After Nazi Germany was defeated in May 1945, the Empire of Greater Japan was the only obstacle to ending the Second World War. But the Japanese were obviously not ready for peace negotiations and surrender.
Kamikazes were ready to fight to the last and die for their ideals. The Japanese authorities also believed that the Soviet-Japanese Neutrality Pact would save them from an invasion by the Red Army.
The United States decided to use radical methods to force the Japanese to surrender, dropping atomic bombs on the Japanese cities of Hiroshima and Nagasaki.
On August 6, 1945, the first atomic bomb was dropped on Hiroshima. Despite the scale of destruction and a large number of casualties, the Japanese refused to enter into peace negotiations and continued the war.
After that, Truman stated that “If they do not now accept our terms, they may expect a rain of ruin from the air, the like of which has never been seen on this earth.”
The Japanese were forced to reassess their situation on August 9, when the second atomic bomb was dropped on Nagasaki. That same day the Soviet Union, which had declared war on Japan on August 8, began hostilities.
In turn, the United States considered dropping a third atomic bomb on Japan. The next bomb should have been ready for use after August 17-18. At the same time, there were discussions about the need to postpone the use of bombs until Operation Downfall, the expected invasion of the Japanese islands, began.
Emperor Hirohito found himself in a bind. The war ministers who had assured him that the United States did not have weapons of colossal power had obviously made a mistake.
Soon the Japanese emperor made a statement, saying: “Moreover, the enemy has begun to employ a new and most cruel bomb, the power of which to do damage is, indeed, incalculable, taking the toll of many innocent lives. Should we continue to fight, not only would it result in an ultimate collapse and obliteration of the Japanese nation, but also it would lead to the total extinction of human civilization.” He called on the Japanese to “endure the unendurable.”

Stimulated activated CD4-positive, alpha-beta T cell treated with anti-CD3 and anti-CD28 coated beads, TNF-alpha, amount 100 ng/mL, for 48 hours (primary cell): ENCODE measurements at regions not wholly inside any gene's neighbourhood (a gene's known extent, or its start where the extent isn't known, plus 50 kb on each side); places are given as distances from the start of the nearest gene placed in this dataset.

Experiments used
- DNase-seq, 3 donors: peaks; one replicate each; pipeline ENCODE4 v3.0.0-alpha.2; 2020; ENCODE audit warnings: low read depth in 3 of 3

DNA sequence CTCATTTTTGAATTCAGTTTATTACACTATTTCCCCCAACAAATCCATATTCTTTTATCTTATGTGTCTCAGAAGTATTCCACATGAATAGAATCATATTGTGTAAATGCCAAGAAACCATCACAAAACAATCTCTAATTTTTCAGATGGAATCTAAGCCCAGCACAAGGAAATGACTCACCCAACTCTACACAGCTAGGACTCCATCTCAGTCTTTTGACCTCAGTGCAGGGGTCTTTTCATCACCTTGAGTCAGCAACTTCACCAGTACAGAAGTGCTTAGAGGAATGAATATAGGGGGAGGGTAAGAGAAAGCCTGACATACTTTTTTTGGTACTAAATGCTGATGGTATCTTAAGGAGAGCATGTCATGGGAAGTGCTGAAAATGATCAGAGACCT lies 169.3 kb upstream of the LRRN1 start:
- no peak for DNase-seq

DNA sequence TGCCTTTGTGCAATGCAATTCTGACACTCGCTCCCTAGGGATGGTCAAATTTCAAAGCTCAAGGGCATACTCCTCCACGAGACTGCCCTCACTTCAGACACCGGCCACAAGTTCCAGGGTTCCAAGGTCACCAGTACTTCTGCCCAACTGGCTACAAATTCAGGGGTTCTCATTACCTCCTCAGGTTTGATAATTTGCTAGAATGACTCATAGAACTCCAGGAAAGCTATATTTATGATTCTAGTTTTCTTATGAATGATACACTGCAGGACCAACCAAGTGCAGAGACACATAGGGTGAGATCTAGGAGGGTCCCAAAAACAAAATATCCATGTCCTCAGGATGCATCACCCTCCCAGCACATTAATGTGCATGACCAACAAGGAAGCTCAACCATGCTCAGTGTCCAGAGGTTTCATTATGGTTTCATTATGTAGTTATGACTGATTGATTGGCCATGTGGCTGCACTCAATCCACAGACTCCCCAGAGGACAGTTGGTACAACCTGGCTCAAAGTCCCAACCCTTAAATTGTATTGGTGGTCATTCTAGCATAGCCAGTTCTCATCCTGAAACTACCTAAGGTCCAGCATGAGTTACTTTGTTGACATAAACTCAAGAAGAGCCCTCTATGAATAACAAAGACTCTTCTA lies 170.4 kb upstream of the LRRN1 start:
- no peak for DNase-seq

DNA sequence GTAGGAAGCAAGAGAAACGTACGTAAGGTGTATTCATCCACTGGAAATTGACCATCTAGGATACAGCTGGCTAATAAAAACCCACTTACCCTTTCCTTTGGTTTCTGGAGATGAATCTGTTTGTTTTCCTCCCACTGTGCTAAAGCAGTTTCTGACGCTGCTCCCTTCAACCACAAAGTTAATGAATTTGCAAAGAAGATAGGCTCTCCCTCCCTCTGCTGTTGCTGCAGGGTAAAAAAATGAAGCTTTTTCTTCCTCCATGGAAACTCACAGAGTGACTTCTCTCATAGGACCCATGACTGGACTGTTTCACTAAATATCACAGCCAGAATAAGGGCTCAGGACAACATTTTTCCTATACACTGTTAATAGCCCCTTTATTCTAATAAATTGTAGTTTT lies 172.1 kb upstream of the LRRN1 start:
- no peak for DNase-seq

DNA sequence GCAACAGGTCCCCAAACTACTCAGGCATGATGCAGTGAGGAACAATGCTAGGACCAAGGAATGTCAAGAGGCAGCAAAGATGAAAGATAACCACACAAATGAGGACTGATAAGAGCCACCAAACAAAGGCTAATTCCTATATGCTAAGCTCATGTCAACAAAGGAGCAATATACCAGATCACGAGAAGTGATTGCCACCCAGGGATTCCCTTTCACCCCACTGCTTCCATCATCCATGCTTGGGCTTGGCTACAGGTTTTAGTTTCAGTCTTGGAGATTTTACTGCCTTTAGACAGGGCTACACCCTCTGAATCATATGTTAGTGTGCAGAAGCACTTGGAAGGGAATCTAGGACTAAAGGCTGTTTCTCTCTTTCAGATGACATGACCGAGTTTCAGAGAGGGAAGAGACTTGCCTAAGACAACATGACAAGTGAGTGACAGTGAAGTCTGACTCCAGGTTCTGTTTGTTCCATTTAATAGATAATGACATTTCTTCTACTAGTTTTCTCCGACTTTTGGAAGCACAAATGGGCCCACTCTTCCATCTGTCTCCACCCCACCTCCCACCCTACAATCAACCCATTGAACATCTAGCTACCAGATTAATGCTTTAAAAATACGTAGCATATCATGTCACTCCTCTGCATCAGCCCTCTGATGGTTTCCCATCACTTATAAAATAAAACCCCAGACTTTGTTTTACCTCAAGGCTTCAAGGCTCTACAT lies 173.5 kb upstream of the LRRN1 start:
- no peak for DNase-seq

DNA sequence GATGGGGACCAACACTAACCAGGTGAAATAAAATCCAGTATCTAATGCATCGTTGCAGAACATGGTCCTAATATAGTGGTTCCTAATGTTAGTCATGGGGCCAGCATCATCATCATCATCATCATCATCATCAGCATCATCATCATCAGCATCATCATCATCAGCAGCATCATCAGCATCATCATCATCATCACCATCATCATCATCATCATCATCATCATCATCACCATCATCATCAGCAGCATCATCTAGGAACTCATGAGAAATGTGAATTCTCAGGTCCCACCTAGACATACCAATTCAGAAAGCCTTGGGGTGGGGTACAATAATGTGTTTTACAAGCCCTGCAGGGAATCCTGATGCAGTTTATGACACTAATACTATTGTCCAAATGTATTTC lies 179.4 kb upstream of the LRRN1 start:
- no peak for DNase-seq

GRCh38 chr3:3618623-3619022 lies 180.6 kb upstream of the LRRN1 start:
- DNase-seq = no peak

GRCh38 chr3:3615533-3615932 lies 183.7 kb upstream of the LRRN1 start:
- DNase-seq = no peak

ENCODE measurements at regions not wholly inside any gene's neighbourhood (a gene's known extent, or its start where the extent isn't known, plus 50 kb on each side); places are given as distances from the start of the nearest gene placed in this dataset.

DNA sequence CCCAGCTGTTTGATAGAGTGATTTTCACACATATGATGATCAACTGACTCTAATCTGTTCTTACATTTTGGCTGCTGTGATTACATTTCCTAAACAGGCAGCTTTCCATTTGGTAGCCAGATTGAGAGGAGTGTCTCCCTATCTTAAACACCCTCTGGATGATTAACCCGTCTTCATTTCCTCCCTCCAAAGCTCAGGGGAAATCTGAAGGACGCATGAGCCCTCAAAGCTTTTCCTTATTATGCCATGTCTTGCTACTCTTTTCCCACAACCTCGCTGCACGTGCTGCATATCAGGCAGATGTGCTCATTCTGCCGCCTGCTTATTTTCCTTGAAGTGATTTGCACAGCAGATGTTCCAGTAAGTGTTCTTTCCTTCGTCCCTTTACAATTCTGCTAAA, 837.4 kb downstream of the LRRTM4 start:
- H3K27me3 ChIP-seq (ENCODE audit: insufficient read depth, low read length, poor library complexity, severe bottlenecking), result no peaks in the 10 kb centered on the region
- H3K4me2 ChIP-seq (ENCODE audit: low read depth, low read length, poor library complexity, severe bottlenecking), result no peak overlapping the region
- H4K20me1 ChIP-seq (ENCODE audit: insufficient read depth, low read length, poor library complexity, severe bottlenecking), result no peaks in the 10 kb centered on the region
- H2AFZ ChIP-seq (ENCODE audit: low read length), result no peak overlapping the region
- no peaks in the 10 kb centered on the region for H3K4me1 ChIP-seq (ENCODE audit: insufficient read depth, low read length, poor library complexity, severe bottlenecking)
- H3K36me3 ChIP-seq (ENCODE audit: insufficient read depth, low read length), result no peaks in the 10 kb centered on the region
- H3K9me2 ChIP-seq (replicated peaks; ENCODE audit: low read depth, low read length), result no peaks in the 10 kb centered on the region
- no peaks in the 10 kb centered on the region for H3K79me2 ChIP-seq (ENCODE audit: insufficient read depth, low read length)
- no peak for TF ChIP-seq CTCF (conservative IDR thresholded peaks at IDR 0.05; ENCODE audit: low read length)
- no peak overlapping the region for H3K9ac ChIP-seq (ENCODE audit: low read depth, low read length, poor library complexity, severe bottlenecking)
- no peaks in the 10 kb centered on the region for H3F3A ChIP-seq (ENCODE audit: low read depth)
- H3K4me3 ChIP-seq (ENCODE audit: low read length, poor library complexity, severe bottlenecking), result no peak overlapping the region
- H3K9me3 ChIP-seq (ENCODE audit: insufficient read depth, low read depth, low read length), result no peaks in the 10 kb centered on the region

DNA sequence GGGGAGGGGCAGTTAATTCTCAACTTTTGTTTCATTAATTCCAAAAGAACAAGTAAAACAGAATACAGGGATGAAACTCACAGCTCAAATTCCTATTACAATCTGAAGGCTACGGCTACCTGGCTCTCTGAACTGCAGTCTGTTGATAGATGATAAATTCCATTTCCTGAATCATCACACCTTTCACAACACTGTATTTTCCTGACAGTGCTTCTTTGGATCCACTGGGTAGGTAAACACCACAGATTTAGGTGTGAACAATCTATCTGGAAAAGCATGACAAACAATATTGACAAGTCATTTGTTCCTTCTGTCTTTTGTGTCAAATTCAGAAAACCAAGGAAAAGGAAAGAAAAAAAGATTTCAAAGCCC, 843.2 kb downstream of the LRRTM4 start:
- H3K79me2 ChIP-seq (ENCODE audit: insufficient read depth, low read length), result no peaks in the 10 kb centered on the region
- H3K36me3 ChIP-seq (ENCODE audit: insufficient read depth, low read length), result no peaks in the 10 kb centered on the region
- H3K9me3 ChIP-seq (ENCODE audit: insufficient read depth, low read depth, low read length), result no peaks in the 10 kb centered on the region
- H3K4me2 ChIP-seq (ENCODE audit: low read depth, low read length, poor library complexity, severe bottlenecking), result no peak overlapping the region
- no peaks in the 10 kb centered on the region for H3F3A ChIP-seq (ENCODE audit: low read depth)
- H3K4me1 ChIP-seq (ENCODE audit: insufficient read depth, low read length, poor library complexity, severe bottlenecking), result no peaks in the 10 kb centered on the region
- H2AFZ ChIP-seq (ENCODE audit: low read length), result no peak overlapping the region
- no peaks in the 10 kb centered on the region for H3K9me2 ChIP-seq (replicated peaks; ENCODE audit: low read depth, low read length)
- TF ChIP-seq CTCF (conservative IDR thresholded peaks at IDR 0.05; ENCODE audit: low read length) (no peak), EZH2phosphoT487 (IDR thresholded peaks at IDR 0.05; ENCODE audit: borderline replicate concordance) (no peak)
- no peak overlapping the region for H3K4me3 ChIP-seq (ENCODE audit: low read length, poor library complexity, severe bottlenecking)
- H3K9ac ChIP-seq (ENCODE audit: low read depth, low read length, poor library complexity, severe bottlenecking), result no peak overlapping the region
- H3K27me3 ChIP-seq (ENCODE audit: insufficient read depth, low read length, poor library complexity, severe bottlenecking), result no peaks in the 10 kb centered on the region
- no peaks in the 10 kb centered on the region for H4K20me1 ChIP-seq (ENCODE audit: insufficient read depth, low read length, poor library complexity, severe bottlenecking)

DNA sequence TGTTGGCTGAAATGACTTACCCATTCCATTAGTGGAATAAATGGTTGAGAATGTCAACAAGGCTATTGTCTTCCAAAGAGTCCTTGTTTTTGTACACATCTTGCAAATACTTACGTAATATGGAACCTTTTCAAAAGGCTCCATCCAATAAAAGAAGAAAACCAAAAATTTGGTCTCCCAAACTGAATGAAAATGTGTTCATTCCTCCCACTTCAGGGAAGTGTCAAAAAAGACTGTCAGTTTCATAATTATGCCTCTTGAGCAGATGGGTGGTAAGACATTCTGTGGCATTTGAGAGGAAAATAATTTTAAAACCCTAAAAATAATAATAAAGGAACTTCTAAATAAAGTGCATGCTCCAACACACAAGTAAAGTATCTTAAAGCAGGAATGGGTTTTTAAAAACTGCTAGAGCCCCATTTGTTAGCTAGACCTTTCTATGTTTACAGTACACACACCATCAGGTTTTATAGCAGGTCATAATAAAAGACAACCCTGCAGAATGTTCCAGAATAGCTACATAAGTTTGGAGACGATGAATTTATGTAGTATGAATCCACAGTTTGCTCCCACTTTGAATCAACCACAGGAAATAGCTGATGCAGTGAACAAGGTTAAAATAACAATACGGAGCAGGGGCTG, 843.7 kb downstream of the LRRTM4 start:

However, some of Japan’s leaders were willing to continue the war, for several reasons. First, they trusted in the past of the country and declared that Japan had never lost a war. Thus, the idea of capitulation and occupation similar to what had occurred in Germany was for the Japanese a shame worse than death.
Secondly, the Japanese Empire still had thousands of aircraft and small boats left that could be used in suicide missions to continue the war. The fact is that such people rarely surrendered alive.
On the night of 14-15 August 1945, officers of the Ministry of the Army and employees of the Imperial Guard attempted a military coup to prevent a surrender. They had planned a series of desperate measures, including murder, attempting to falsify an imperial decree, and putting Hirohito under house arrest.
The coup attempt ended in failure, and all the conspirators committed suicide. As a result, preparations for the surrender continued as planned. Hirohito addressed the nation, and in this speech renounced his divine nature. His speech marked the first time in history that the Japanese people heard the voice of their emperor on the radio.